‘It is suicide to be abroad. But what it is to be at home …’: Beckett as national performance
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Lonergan, Patrick. (2020). ‘It is suicide to be abroad. But what it is to be at home …’: Beckett as national performance. Scene, 8(1-2), 73-90.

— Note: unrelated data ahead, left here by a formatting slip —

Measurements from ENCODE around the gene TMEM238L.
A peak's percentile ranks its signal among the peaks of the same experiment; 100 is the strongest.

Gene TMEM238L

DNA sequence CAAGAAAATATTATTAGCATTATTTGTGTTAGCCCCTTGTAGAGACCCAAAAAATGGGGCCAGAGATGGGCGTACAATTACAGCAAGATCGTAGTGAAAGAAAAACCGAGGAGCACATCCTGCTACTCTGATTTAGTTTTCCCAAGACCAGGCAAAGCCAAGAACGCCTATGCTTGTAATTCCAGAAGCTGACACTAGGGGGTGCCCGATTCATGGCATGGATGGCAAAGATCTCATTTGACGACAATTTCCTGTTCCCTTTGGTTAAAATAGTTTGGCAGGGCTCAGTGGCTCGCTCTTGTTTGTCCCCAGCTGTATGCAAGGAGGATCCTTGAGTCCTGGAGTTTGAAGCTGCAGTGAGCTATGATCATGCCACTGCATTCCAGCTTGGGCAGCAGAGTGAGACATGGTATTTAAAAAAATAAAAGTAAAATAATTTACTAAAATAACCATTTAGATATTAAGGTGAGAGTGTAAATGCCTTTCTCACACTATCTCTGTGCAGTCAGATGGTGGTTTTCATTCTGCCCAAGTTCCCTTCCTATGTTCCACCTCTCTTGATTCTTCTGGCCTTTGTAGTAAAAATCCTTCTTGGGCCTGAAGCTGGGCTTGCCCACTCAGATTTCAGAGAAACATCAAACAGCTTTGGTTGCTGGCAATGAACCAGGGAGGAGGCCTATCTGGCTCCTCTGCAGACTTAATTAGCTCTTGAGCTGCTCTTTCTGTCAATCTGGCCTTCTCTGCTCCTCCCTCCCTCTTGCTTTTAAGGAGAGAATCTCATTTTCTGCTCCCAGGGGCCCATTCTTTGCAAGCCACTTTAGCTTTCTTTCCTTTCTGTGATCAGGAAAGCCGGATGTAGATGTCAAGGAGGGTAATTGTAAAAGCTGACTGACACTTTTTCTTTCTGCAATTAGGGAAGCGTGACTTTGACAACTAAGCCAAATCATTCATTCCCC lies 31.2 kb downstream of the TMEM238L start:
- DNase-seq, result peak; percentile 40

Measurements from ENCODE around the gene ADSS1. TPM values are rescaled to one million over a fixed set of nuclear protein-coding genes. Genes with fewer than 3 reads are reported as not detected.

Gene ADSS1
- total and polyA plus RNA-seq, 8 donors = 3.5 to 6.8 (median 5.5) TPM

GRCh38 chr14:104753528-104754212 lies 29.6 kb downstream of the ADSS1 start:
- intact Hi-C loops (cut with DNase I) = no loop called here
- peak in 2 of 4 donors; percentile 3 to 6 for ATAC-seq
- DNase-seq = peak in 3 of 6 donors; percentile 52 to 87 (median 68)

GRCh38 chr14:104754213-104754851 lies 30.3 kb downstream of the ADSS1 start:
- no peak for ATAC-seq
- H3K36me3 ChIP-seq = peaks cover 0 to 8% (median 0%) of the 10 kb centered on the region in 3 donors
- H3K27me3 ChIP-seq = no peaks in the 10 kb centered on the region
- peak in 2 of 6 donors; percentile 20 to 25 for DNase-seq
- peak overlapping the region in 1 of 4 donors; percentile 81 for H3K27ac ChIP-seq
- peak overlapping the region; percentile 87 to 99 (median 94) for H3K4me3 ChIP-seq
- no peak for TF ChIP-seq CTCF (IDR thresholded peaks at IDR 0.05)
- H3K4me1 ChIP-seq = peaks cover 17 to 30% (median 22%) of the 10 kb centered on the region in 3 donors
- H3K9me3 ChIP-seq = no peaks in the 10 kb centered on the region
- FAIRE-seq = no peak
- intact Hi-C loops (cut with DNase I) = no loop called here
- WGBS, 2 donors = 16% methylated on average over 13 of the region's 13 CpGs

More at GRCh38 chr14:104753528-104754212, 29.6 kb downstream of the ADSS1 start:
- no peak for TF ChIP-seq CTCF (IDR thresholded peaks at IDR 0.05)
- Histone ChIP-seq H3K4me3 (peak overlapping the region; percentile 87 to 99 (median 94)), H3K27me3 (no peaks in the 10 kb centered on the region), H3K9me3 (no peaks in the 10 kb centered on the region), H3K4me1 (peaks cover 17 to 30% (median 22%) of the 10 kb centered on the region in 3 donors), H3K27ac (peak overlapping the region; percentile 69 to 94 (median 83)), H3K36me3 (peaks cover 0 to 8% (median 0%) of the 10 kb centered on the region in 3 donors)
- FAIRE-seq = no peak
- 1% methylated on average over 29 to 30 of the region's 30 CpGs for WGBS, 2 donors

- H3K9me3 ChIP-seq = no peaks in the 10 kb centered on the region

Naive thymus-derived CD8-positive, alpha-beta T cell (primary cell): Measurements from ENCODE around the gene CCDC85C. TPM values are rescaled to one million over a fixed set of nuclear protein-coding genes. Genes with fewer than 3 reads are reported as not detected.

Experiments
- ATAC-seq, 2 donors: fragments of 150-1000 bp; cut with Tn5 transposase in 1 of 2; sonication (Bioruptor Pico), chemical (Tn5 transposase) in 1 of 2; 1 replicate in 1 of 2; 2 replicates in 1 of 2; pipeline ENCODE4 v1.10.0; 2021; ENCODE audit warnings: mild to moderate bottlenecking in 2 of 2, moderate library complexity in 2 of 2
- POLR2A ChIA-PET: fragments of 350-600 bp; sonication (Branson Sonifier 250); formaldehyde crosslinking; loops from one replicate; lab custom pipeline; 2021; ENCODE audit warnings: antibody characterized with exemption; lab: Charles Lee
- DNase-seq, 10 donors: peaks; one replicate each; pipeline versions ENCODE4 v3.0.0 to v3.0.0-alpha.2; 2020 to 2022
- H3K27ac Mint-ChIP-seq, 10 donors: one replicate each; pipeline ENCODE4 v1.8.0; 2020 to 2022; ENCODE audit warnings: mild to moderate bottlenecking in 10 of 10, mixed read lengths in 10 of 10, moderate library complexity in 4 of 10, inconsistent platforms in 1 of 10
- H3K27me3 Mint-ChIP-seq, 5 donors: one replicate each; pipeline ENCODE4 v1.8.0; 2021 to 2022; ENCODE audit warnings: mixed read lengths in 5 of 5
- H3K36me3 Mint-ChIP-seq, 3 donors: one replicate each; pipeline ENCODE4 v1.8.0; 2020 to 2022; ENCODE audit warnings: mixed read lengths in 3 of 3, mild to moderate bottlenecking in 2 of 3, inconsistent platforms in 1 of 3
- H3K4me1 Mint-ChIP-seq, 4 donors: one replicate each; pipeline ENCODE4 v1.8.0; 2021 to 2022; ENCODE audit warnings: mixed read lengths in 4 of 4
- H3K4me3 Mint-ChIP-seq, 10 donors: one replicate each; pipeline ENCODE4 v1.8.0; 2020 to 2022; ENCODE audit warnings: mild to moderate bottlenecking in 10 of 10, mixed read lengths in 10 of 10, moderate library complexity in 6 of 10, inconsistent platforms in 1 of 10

This article explores how nations such as Ireland interact with each other ‐ and seek to understand themselves ‐ by appropriating theatre-makers and other artists, using them to perform versions of that nation to the outside world. This topic is considered through an exploration of the Irish state’s appropriation of Samuel Beckett as an icon that represents positive images of Irishness both within and beyond Ireland. This process is explored from shortly after Beckett’s death in 1989 to the launch in 2012 of an Irish navy vessel named the LÉ Samuel Beckett. The treatment of Beckett during that period is considered in the context of a broader discussion of nation-branding in Ireland. This is presented in an outline history of the Irish state’s performance of itself through its artists, which are discussed in relation to the appearance of Irish writers on banknotes during the twentieth century, among other brief examples related to the work of W. B. Yeats and James Joyce. The article concludes by considering some of the methodological challenges that arise in an investigation of national performance.